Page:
I put my first blog post up on the NetworkWorld Microsoft Subnet blog today. It’s a "guest post" as my blog account isn’t quite finished setting up (I had to get some information to them to complete the setup process.) It’s about Microsoft’s conspicuous absence from the SaaS infrastructure and applications market.
SaaS you say? Where did that topic come from? I’ve been at the Software Information Industry Association (SIIA) On Demand conference the past two days. On Demand is the new buzz word for Software as a Service, or SaaS. In the security space, Qualys is one of the few product companies using the SaaS business model. SaaS represents some interesting challenges and opportunities from a security perspective. My advice. Get ready for it now because the business is going to want it, that is, if they don’t already have it.
On the one hand, SaaS vendors are in effect another operations center, applications, infrastructure (network and software) and an organization that may or may not be up to snuff with your security standards, plan and architecture. SaaS is often purchased by senior business executives and business units, and may not include IT in the buying or review process.
What amazed me from the conference is that On Demand applications can be very narrow or specialized, like a tax application for your finance department, pricing for heavy equipment a purchasing department might use, or an information database that helps assess insurance risk for employee health care costs. A business department could sign up for an On Demand application with very few internal approvals, that may only require sign off within that business organization or business unit. You may, and likely will, get SaaS applications in your organization without a word being whispered to anyone in IT.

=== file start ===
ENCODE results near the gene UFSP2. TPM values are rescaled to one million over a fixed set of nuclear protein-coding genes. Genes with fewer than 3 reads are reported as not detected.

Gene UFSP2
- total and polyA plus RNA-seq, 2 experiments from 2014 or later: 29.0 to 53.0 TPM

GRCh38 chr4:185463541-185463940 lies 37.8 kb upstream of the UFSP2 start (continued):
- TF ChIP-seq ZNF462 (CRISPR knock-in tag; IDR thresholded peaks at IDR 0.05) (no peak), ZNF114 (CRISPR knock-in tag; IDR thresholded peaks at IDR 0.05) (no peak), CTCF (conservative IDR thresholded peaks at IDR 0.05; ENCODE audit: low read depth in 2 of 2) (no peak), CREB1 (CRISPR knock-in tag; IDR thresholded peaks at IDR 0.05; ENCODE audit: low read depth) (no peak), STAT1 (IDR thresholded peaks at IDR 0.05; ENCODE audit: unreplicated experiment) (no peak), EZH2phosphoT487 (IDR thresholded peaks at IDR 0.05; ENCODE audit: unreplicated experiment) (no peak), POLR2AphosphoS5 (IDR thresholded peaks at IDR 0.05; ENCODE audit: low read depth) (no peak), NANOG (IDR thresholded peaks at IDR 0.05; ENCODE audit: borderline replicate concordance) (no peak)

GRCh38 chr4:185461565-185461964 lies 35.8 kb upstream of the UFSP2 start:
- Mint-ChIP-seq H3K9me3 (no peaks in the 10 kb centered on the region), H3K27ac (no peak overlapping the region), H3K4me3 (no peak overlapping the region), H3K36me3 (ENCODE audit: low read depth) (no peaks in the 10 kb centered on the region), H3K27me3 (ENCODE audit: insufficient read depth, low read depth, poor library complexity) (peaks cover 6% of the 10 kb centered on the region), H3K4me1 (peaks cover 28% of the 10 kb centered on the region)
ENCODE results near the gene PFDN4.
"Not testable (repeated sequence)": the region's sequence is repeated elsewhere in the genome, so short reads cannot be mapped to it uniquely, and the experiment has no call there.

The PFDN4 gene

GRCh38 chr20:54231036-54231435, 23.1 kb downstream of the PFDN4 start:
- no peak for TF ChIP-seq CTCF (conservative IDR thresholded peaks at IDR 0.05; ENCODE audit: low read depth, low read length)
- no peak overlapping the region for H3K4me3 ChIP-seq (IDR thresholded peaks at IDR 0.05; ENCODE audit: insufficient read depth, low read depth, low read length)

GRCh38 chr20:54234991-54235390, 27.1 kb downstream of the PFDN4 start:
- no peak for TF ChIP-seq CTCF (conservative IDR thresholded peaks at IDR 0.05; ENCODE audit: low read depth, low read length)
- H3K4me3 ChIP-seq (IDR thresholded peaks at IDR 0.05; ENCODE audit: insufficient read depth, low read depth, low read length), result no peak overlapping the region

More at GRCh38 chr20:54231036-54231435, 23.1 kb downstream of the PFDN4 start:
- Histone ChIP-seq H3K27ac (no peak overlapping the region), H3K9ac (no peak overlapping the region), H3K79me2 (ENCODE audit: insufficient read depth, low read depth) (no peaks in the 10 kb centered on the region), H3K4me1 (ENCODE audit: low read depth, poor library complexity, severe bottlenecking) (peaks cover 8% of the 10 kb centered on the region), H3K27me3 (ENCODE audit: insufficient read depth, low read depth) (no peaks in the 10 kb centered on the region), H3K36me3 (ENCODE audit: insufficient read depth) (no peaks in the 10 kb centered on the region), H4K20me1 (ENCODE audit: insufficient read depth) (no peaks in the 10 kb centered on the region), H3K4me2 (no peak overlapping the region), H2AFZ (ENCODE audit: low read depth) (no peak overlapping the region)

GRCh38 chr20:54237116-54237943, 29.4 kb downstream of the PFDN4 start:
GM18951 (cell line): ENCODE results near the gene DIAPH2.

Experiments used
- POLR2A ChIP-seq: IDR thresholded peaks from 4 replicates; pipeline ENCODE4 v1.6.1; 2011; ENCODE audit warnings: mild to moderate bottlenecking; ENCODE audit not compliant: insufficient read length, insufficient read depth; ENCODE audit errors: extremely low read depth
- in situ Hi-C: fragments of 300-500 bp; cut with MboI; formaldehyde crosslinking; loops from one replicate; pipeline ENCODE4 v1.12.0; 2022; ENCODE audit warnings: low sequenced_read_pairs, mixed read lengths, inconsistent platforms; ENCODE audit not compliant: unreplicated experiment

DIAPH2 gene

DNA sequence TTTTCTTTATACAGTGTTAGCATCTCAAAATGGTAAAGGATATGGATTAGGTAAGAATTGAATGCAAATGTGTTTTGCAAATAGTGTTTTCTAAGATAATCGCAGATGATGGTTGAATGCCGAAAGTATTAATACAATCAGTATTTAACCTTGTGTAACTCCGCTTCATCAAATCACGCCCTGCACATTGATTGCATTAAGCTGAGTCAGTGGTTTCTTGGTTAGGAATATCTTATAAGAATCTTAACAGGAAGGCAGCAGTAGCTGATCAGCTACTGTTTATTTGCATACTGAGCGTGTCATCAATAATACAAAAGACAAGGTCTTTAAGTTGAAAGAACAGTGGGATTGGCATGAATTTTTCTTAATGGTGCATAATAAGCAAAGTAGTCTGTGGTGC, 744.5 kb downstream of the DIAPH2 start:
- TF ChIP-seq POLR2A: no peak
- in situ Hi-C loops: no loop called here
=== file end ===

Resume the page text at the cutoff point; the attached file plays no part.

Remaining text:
On the other hand, SaaS vendors who have a good security plan, have regular audits, and have already passed PCI, SAS70 or other 3rd party security requirements, relieve some of the headaches internal security teams might have to deal with. There’s probably enough work at the home office, and a good On Demand partner who takes security seriously could make for a very good partner. Web services and data exchange security, data encryption, etc., still need to be looked at for proper best practices, but a good partner can make this process easier because they have other customers ahead of you who have asked and required the same kinds of security.
So if you are a security practitioner, start thinking about how you can help the business by best utilizing On Demand applications and services, and incorporate these new types of IT systems into your security planning and architecture. You may encounter On Demand partners who are very secure and some that aren’t. In either case, don’t be a roadblock, but take a helpful approach to the business.
SaaS On Demand isn’t likely to replace all you IT systems but it’s very likely you’ll be seeing it as part of your IT systems. Best to plan for it now so you can support it instead of being viewed as a roadblock to the business leaders after the fact.